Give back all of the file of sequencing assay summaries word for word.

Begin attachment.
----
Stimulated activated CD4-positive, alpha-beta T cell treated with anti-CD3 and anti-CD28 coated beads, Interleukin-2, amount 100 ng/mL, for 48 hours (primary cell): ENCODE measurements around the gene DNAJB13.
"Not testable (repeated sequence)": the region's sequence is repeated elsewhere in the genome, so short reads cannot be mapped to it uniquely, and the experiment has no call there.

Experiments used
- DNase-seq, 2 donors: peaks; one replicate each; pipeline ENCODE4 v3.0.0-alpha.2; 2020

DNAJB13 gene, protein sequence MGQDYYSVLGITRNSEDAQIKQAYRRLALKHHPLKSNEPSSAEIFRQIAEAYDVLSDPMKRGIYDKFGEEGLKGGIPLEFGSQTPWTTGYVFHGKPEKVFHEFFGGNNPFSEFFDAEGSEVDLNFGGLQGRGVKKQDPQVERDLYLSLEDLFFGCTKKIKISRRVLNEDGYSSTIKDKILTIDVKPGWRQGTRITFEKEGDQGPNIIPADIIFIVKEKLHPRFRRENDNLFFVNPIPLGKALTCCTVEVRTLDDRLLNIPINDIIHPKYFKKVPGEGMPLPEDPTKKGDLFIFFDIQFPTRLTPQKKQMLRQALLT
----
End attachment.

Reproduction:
Stimulated activated CD4-positive, alpha-beta T cell treated with anti-CD3 and anti-CD28 coated beads, Interleukin-2, amount 100 ng/mL, for 48 hours (primary cell): ENCODE measurements around the gene DNAJB13.
"Not testable (repeated sequence)": the region's sequence is repeated elsewhere in the genome, so short reads cannot be mapped to it uniquely, and the experiment has no call there.

Experiments used
- DNase-seq, 2 donors: peaks; one replicate each; pipeline ENCODE4 v3.0.0-alpha.2; 2020

DNAJB13 gene, protein sequence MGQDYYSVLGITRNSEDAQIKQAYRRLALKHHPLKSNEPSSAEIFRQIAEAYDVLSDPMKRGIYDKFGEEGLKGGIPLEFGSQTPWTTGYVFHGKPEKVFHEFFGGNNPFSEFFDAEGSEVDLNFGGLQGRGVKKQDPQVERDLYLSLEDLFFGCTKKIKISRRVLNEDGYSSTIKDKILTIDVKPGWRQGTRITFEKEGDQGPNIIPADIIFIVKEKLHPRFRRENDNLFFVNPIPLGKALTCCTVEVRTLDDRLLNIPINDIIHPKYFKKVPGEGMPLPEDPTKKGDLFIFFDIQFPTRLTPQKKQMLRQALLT